• There are no recommendations in the UK for antenatal education

Antenatal screening

  • Testing of pregnant women is controversial and its use is not recommended in the UK or US
  • However, Israel and eight European countries (France, Belgium, Spain, Italy, Germany, Austria, Portugal and the Netherlands) routinely screen the majority of pregnant women serologically for CMV.11 This routine serologic screening occurs without the recommendations or guidelines of any governmental agency, authority or professional medical society

Screening of neonates 

  • Screening programmes for newborns have not yet been implemented at national level in the US or Europe but there is increasing enthusiasm for this among health care professionals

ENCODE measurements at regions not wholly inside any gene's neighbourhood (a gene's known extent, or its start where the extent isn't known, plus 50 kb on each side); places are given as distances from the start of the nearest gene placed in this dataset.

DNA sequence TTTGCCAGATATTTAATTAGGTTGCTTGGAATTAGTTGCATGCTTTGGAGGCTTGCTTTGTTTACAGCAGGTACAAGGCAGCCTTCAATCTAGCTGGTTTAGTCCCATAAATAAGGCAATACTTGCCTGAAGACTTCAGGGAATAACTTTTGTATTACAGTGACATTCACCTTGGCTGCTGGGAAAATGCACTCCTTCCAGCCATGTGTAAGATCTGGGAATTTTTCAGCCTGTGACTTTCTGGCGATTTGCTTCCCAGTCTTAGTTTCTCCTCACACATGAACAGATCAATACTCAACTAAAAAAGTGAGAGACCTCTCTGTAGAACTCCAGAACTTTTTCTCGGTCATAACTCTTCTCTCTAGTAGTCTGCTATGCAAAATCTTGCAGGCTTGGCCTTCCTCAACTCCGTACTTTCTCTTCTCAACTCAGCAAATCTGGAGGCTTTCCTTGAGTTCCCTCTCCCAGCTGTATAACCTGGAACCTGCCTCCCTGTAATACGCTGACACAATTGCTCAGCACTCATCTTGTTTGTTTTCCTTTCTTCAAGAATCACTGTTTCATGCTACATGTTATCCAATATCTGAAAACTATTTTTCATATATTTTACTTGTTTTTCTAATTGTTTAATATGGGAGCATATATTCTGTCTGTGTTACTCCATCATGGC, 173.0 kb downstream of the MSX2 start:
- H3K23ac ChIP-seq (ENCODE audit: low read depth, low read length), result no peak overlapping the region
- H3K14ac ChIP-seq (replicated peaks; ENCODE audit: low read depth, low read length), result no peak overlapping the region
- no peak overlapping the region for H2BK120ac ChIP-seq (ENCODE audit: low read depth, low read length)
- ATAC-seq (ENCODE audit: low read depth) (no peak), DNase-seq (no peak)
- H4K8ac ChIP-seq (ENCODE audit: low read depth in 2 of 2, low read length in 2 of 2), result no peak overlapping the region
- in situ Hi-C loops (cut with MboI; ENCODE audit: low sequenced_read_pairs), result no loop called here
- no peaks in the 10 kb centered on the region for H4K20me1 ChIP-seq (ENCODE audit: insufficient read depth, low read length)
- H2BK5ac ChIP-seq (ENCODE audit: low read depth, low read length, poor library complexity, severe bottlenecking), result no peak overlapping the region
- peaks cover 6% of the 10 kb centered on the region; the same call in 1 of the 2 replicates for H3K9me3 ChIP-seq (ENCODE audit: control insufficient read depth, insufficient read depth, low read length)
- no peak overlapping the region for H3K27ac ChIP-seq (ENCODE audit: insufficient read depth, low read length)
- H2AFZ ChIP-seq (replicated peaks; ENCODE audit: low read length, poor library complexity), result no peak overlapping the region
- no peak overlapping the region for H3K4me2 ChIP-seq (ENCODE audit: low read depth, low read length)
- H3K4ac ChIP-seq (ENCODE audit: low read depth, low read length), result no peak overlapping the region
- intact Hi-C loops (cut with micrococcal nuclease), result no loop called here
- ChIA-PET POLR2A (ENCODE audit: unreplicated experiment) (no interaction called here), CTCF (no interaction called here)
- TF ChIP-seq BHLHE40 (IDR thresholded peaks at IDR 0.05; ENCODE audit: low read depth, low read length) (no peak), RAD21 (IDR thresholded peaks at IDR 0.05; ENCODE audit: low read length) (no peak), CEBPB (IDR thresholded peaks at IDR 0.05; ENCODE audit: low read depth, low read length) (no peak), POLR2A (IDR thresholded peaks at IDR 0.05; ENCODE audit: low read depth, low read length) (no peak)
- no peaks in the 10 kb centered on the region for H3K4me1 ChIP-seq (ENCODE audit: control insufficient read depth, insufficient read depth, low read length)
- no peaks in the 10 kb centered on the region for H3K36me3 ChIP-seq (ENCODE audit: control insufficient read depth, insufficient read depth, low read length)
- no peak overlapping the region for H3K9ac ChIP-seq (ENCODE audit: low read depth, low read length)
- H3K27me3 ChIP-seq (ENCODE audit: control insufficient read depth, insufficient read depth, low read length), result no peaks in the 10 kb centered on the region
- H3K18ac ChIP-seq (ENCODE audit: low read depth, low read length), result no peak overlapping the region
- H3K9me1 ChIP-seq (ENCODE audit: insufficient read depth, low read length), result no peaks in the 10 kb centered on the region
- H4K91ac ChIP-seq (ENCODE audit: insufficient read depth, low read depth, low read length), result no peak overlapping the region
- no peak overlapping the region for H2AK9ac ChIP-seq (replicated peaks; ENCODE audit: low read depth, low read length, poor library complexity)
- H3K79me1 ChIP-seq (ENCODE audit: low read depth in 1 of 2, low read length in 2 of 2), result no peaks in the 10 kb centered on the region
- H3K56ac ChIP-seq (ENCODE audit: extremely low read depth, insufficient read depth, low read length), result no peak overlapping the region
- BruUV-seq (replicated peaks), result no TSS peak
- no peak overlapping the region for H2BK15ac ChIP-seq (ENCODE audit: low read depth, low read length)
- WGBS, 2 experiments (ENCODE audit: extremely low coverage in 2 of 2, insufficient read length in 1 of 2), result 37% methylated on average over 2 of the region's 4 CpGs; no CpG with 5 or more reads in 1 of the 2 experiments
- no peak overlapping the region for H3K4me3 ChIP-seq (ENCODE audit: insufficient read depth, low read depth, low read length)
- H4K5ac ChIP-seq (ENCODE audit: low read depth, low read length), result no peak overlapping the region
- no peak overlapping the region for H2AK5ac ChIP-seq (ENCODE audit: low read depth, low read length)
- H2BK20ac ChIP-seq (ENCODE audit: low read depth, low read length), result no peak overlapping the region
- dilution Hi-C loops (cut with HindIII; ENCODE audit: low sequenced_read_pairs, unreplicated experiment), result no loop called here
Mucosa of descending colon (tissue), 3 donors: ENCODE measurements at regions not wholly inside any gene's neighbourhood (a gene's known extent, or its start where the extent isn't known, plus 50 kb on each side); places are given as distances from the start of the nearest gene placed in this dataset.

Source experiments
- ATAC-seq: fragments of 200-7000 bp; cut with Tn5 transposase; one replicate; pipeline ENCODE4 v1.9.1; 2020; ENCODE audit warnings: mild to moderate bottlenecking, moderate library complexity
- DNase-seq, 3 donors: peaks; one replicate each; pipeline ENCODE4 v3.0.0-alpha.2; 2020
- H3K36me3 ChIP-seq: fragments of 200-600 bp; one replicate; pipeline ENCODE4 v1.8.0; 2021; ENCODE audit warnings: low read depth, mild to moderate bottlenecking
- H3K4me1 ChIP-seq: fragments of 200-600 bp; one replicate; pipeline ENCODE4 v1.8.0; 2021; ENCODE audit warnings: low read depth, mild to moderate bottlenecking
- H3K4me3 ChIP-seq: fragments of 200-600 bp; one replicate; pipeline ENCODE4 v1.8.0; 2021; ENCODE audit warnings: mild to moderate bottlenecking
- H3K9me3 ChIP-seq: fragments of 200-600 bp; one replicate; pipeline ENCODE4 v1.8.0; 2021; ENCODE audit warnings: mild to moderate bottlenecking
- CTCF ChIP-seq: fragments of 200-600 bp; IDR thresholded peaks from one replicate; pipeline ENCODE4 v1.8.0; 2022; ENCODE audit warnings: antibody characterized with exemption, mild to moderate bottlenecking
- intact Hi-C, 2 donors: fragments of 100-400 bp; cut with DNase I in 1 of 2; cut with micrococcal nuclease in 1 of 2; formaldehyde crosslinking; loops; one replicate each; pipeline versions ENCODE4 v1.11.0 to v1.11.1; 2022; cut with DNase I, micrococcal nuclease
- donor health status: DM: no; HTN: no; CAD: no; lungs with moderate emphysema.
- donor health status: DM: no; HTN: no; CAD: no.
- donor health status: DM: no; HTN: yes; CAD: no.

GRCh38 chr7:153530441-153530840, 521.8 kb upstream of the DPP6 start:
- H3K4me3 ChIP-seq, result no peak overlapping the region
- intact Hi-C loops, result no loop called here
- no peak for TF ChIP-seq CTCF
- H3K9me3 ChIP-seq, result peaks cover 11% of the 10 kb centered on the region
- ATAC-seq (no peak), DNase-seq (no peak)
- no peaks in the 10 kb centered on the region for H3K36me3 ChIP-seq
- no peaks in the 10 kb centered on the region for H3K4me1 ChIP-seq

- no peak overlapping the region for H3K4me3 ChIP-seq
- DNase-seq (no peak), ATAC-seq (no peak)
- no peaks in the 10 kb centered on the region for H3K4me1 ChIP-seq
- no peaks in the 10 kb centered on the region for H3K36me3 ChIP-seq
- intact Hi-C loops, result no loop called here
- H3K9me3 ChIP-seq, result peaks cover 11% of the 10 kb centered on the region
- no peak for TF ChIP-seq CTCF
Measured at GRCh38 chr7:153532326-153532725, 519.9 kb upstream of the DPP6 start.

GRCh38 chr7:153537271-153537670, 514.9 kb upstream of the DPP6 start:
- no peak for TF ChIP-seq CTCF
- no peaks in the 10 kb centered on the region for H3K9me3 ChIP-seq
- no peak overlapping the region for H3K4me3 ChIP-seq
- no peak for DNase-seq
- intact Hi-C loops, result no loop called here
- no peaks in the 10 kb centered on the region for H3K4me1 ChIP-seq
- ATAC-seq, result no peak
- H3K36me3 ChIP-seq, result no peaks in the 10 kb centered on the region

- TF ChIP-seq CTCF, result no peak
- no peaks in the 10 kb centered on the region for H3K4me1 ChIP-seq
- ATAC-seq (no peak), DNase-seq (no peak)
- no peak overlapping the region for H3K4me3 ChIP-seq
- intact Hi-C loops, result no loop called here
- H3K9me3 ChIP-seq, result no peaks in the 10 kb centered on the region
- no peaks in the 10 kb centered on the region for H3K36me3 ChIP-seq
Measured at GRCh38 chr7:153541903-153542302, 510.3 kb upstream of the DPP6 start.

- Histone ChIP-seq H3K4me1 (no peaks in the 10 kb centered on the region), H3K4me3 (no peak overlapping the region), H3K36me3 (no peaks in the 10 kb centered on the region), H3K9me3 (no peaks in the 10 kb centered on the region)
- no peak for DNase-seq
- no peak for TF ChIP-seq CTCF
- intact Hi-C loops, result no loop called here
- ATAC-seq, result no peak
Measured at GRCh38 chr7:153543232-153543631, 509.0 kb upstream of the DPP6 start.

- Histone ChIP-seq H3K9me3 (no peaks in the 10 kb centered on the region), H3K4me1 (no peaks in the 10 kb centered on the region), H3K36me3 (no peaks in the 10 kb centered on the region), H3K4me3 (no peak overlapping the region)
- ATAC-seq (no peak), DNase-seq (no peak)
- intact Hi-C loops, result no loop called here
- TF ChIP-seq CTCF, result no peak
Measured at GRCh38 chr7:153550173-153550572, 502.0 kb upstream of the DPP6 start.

• In the US, a large study is evaluating whether CMV screening should be routinely implemented and the feasibility of such a programme
  • In the state of Utah CMV testing is mandatory for newborns who fail their hearing screen and other states are planning a similar approach

Other healthcare guidelines 

  • In the US, the Institute of Medicine has ranked the development of a CMV vaccine as one of their highest priorities because of the lives it would save and the disabilities it would prevent. However, it may be a number of years before there is a Food and Drug Administration-approved CMV vaccine
  • In the UK, health technology assessment bodies such as the National Institute for Health and Care Excellence (NICE) and the Scottish Medicines Consortium (SMC) have no current plans to update guidelines involving CMV